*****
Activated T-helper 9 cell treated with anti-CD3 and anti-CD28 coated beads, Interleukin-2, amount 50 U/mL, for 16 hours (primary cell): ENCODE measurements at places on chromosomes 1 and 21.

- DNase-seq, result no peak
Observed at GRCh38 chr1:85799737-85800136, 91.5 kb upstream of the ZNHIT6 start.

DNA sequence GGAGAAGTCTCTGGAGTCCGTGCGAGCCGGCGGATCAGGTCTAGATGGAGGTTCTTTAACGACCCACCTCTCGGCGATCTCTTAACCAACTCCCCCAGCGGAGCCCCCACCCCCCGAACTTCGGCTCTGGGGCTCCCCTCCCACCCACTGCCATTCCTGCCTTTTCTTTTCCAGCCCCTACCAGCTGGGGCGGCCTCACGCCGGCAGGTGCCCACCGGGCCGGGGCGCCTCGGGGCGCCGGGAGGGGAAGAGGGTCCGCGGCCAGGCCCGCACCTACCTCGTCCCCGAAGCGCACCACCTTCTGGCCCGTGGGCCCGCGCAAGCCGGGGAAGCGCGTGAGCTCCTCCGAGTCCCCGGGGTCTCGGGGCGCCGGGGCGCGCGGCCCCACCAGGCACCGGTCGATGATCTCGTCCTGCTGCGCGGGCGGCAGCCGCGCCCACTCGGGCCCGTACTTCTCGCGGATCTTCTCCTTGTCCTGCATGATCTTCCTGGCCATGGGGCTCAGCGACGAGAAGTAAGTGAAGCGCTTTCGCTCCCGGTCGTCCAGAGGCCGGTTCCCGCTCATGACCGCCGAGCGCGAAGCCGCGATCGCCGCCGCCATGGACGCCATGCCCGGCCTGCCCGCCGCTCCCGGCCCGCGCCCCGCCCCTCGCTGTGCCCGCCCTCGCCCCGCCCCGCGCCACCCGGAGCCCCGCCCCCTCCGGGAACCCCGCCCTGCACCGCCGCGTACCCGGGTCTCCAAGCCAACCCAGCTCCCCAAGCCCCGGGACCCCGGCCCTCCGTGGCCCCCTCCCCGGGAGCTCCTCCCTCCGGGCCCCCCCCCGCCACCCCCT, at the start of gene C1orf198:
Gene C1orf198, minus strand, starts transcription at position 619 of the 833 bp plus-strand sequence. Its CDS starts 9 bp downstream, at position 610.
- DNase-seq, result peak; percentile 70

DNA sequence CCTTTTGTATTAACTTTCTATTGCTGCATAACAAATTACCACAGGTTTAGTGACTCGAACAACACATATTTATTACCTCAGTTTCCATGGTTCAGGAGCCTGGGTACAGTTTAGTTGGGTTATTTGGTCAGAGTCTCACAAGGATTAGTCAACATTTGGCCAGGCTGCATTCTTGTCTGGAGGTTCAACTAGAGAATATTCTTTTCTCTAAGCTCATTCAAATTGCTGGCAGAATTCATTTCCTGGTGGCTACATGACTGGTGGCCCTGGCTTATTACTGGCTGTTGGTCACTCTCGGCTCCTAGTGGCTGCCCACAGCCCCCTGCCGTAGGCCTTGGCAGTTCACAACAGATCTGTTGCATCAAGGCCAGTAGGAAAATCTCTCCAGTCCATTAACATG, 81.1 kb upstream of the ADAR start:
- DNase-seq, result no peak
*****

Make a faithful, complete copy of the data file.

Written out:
Activated T-helper 9 cell treated with anti-CD3 and anti-CD28 coated beads, Interleukin-2, amount 50 U/mL, for 16 hours (primary cell): ENCODE measurements at places on chromosomes 1 and 21.

- DNase-seq, result no peak
Observed at GRCh38 chr1:85799737-85800136, 91.5 kb upstream of the ZNHIT6 start.

DNA sequence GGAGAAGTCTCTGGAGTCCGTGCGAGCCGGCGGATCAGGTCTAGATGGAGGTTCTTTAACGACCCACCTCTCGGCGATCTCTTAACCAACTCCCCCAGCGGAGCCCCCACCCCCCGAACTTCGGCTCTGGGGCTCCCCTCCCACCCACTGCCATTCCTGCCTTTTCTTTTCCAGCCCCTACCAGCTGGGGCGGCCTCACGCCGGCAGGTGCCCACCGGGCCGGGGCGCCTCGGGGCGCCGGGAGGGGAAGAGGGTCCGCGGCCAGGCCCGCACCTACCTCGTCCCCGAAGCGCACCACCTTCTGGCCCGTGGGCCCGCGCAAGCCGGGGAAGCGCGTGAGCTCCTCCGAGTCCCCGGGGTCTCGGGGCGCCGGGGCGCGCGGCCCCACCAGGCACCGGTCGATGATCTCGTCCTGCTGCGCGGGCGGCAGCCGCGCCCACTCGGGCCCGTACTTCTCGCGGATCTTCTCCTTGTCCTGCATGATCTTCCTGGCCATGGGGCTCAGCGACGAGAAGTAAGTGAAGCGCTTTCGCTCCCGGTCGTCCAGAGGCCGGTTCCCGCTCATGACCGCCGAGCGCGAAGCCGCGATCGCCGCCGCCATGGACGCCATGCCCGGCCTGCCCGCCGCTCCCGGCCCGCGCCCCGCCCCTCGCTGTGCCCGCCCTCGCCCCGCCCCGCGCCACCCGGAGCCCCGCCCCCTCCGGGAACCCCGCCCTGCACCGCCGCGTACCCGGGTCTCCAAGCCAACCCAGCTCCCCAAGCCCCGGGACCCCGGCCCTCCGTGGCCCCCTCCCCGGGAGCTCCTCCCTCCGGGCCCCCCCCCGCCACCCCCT, at the start of gene C1orf198:
Gene C1orf198, minus strand, starts transcription at position 619 of the 833 bp plus-strand sequence. Its CDS starts 9 bp downstream, at position 610.
- DNase-seq, result peak; percentile 70

DNA sequence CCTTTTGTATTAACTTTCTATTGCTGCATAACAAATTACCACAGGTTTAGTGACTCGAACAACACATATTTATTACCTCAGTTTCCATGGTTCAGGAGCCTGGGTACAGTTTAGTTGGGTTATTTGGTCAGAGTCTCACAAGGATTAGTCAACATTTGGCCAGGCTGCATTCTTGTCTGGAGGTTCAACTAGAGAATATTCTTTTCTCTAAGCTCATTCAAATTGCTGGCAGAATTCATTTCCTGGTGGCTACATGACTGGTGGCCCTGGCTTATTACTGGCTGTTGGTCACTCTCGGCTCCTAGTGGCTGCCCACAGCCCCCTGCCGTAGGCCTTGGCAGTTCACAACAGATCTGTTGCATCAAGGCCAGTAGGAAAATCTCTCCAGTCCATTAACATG, 81.1 kb upstream of the ADAR start:
- DNase-seq, result no peak